Focus Turning To Senate’s Sealaska Bill

Sealaska land-selection legislation is poised to pass the U.S. House. But the bill most likely to get through Congress appears to be in the Senate.

The House version, introduced by Alaska Congressman Don Young, is among 14 measures merged into a larger bill this week. What’s called the Conservation and Economic Growth Act is scheduled for floor action next week.

Sealaska Executive Vice President Rick Harris says the Southeast regional Native corporation appreciates the support.

“It is a bipartisan bill and the leadership of the House has said they want to move it. And so, of course we’re not going to stand in the way of that,” Harris says.

Young’s version has undergone some changes. But Senator Lisa Murkowski’s legislation has had more revisions.

Harris says Murkowski’s version is more likely to succeed in both chambers of Congress, as well as be acceptable to the president.

“At this point in time, it’s going to take the support of all three to move that bill. So we believe probably the Senate bill will still be the operative bill for engaging and addressing the Sealaska land issue,” he says.

Both versions would allow the corporation to select federal land outside boundaries set in the Alaska Native Claims Settlement Act.

Corporate officials say that will keep its logging operations going, protect traditional sites, and allow for new businesses. Opponents say it’s a giveaway of some of the region’s most valuable lands that would hurt fisheries and subsistence.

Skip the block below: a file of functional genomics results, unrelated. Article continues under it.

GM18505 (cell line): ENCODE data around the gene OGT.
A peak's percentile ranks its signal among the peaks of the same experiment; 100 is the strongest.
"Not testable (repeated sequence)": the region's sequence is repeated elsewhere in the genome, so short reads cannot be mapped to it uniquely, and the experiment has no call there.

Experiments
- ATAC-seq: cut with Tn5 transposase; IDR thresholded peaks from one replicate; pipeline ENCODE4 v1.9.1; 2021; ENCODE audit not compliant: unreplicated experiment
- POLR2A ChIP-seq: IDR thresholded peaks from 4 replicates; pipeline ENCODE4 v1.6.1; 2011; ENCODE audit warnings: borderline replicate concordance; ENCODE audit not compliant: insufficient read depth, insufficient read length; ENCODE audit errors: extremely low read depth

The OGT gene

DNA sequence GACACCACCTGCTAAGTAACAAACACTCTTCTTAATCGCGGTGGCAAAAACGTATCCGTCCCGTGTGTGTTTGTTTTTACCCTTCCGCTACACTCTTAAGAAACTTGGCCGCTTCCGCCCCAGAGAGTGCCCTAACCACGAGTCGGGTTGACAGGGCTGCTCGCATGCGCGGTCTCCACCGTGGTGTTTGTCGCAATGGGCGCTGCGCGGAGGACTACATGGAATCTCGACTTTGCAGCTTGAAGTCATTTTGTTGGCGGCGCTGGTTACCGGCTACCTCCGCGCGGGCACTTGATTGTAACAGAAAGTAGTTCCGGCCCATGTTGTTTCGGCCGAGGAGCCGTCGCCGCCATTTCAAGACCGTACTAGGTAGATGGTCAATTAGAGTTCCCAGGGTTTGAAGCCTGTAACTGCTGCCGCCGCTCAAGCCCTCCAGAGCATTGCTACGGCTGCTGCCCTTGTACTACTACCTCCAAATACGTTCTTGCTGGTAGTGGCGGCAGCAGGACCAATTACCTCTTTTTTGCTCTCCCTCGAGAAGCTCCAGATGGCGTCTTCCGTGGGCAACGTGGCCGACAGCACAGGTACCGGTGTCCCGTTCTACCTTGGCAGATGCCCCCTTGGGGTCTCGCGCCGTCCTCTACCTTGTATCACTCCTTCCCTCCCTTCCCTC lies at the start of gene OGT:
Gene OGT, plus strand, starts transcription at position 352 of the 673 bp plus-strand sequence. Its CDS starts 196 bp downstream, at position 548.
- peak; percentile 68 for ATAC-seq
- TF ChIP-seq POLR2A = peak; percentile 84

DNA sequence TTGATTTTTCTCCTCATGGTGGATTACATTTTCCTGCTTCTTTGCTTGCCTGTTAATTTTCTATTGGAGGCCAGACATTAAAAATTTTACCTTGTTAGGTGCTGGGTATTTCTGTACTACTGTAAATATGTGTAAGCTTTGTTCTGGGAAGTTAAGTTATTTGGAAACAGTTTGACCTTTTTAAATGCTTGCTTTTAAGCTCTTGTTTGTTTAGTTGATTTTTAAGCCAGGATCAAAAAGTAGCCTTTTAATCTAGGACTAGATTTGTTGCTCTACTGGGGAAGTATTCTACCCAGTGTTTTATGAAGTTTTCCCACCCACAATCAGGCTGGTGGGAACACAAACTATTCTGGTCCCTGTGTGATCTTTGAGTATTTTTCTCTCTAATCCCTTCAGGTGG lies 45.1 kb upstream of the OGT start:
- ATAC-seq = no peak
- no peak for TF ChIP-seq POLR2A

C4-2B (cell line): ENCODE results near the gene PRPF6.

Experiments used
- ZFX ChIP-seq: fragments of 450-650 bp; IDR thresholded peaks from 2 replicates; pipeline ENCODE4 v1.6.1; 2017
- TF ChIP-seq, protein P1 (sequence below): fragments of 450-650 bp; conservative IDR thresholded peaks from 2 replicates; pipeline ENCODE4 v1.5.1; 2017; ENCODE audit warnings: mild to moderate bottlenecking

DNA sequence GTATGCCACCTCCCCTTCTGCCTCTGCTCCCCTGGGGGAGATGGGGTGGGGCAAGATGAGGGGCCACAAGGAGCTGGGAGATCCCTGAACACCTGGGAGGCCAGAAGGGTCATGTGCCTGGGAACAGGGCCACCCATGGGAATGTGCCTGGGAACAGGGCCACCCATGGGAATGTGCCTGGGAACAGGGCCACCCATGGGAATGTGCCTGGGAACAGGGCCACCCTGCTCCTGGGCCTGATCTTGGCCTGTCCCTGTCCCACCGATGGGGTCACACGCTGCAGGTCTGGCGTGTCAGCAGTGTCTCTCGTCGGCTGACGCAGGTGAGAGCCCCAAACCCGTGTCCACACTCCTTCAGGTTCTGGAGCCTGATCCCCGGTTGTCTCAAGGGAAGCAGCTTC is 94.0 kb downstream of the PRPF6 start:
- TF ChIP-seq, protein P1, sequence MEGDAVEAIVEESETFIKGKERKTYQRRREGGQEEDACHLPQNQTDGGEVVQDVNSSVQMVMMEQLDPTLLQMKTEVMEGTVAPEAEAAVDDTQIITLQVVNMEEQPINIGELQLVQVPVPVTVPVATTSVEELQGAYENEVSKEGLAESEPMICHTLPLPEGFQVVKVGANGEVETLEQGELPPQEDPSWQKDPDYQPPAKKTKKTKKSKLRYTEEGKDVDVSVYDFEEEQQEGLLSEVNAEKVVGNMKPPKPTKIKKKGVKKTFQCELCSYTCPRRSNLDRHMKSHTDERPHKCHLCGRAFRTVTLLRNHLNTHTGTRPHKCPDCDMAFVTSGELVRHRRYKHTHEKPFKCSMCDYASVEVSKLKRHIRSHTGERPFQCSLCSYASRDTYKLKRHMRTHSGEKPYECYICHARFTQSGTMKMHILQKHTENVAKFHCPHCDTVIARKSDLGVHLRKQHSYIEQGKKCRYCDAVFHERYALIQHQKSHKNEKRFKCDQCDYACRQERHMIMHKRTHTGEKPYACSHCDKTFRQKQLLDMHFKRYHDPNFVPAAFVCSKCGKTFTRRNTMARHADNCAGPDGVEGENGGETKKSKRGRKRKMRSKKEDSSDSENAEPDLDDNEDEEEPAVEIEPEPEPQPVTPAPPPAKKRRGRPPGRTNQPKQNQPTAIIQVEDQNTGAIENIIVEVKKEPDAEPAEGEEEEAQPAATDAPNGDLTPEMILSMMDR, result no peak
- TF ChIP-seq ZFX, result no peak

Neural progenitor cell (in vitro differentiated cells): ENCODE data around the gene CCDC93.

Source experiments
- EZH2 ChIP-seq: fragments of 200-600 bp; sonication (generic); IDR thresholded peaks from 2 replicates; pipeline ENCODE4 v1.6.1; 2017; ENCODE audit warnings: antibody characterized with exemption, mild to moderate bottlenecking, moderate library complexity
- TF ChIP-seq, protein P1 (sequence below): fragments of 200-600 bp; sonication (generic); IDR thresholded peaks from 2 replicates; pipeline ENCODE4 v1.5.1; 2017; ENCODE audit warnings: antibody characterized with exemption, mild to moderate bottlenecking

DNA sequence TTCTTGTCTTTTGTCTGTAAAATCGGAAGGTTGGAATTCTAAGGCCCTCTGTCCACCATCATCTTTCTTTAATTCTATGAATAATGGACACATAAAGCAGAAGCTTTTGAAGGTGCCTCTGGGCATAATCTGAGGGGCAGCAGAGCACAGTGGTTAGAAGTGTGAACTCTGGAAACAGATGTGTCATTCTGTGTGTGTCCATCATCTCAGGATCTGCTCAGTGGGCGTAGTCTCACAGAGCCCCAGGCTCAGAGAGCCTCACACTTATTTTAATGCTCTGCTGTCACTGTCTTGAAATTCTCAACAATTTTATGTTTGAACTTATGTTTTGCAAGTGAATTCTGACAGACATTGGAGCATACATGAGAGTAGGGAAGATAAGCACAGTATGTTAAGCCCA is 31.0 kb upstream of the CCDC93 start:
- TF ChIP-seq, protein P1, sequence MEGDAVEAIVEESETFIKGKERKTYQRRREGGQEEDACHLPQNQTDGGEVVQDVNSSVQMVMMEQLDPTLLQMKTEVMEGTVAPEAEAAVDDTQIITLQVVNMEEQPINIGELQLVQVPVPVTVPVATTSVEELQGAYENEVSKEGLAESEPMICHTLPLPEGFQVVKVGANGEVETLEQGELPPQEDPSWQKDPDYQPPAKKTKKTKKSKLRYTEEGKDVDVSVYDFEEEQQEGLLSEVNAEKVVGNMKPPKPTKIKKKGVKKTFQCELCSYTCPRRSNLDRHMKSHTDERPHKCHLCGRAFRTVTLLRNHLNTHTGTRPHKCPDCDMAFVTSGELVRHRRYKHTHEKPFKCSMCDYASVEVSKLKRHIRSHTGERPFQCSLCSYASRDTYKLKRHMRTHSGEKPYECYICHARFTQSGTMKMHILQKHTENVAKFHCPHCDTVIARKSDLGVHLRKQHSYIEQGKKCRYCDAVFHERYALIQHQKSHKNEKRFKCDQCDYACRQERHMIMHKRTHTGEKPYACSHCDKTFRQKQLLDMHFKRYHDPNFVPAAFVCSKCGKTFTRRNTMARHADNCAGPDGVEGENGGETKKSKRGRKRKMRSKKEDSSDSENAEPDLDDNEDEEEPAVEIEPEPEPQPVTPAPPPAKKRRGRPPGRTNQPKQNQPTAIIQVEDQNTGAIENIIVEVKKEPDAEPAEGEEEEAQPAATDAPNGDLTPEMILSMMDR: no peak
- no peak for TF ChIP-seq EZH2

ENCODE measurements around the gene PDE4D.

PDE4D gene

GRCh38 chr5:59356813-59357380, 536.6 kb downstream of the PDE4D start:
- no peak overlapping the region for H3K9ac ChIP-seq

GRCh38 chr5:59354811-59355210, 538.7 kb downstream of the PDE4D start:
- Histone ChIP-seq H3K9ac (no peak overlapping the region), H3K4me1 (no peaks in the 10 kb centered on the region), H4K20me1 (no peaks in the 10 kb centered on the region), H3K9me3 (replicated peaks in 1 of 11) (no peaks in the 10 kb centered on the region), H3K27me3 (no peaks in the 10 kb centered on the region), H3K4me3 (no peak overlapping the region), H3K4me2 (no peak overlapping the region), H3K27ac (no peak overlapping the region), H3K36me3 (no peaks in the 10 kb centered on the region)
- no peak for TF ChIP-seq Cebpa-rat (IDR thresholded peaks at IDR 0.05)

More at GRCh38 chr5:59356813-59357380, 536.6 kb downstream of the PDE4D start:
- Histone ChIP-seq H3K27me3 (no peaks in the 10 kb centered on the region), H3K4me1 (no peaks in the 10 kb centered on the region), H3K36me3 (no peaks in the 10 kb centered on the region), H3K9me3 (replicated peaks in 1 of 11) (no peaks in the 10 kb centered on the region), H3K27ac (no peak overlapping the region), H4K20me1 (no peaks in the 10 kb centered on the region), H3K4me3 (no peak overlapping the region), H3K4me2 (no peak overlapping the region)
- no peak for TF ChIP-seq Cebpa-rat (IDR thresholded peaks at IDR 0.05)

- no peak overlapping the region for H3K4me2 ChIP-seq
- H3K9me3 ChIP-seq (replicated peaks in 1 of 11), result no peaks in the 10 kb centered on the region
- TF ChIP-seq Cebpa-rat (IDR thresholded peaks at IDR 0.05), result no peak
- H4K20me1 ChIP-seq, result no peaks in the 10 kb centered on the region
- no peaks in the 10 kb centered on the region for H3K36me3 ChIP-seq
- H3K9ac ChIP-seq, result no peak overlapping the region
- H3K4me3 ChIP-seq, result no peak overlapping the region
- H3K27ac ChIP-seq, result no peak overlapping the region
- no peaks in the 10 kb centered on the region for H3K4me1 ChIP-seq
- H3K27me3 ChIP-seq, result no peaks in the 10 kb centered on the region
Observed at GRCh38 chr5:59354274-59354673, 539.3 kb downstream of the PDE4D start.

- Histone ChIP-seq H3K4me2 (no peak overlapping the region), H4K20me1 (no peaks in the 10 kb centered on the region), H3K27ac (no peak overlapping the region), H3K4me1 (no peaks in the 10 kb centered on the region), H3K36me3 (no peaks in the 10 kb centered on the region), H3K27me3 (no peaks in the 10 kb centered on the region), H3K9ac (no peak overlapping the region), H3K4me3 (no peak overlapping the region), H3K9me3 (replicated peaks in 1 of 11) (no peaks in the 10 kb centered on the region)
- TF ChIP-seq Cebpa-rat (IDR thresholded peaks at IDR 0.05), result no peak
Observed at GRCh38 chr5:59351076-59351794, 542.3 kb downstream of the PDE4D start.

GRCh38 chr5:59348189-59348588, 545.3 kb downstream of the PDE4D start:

The Alaska Wilderness League is one of the bills’ critics. Executive Director Cindy Shogan says the House version would do more damage than the Senate’s.

“Both of the senators from Alaska have been meeting a fair amount with their constituents and talking about their concerns and their bill, on the Senate side, has been modified to reflect some of those conversations,” she says.

Her group also opposes the omnibus measure before the House.

That would also facilitate construction of a Utah hydroproject, step up efforts to stop sea lions from eating Columbia River salmon, and ease restrictions on livestock grazing permits.

“There’s also some other pretty awful bills and they put it into one giant package. And I think they just want to be able to go back July 4th and say to their constituents, ‘Look at all these bills we passed. The Senate’s not doing anything,’ ” she says.

Young and his spokesman could not be reached for immediate comment.

Murkowski spokesman Robert Dillon says the senator is still negotiating with the Forest Service, the Democratic Senate majority and Sealaska.

He says all of the acreage on northern Prince of Wales has been dropped from the measure. Other changes reduce selections on Koscuisko and Kui islands.

Dillon says Murkowski is optimistic an agreement can be reached this summer, allowing the bill to pass out of committee.

“Passage out of the full Senate is complicated by the fact that it’s an election year and nothing of any consequence is moving,” he says.

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Ed Schoenfeld is Regional News Director for CoastAlaska, a consortium of public radio stations in Ketchikan, Juneau, Sitka, Petersburg and Wrangell. He primarily covers Southeast Alaska regional topics, including the state ferry system, transboundary mining, the Tongass National Forest and Native corporations and issues. He has also worked as a manager, editor and reporter for the Juneau Empire newspaper and Juneau public radio station KTOO. He’s also reported for commercial station KINY in Juneau and public stations KPFA in Berkley, WYSO in Yellow Springs, Ohio, and WUHY in Philadelphia. He’s lived in Alaska since 1979 and is a contributor to Alaska Public Radio Network newscasts, the Northwest (Public Radio) News Network and National Native News. He is a board member of the Alaska Press Club. Originally from Cleveland, Ohio, he lives in Douglas.